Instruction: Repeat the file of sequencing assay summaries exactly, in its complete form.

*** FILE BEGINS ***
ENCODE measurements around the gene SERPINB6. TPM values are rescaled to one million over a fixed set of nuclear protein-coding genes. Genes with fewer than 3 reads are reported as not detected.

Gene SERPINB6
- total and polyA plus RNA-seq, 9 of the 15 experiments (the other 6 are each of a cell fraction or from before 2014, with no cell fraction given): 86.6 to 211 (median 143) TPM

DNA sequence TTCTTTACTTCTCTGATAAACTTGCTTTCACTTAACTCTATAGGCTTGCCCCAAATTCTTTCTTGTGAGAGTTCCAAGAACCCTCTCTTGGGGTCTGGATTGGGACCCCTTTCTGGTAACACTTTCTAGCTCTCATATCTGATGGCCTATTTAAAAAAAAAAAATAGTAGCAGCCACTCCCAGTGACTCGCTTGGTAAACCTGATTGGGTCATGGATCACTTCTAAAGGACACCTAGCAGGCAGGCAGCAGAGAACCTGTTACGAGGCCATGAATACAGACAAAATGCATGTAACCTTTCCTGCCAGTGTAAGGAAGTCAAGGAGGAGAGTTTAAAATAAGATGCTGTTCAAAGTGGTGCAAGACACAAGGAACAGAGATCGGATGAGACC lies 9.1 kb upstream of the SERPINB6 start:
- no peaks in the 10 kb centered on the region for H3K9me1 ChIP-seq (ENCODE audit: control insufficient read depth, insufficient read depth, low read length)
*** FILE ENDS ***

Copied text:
ENCODE measurements around the gene SERPINB6. TPM values are rescaled to one million over a fixed set of nuclear protein-coding genes. Genes with fewer than 3 reads are reported as not detected.

Gene SERPINB6
- total and polyA plus RNA-seq, 9 of the 15 experiments (the other 6 are each of a cell fraction or from before 2014, with no cell fraction given): 86.6 to 211 (median 143) TPM

DNA sequence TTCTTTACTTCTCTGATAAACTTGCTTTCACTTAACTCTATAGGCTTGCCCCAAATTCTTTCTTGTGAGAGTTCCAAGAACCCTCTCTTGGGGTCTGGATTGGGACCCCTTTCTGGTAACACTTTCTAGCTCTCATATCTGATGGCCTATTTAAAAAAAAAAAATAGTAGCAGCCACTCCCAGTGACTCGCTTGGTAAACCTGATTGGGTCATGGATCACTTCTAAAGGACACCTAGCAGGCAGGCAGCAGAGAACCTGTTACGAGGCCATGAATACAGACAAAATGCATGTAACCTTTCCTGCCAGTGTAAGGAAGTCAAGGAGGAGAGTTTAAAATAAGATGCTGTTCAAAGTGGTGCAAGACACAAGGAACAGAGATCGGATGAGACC lies 9.1 kb upstream of the SERPINB6 start:
- no peaks in the 10 kb centered on the region for H3K9me1 ChIP-seq (ENCODE audit: control insufficient read depth, insufficient read depth, low read length)